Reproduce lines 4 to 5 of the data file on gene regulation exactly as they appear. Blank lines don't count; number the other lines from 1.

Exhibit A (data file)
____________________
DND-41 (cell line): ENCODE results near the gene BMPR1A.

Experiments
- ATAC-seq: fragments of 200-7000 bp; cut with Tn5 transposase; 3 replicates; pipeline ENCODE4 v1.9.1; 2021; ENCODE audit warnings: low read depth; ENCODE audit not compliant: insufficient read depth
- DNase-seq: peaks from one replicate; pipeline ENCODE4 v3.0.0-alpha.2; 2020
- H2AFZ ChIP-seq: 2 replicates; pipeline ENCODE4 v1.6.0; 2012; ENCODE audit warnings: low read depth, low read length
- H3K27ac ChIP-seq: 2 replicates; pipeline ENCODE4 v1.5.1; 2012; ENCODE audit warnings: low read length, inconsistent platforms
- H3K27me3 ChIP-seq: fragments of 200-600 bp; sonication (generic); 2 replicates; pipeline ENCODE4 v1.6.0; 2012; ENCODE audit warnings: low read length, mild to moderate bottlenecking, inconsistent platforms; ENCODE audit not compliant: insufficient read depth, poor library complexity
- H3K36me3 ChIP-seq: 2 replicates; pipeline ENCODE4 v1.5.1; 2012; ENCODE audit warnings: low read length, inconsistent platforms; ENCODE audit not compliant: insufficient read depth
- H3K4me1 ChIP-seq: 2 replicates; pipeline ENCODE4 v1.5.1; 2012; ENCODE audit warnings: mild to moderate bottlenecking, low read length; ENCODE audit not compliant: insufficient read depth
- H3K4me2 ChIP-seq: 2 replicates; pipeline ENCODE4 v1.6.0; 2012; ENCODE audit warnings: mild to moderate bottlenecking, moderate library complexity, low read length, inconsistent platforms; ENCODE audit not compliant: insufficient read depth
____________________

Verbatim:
- DNase-seq: peaks from one replicate; pipeline ENCODE4 v3.0.0-alpha.2; 2020
- H2AFZ ChIP-seq: 2 replicates; pipeline ENCODE4 v1.6.0; 2012; ENCODE audit warnings: low read depth, low read length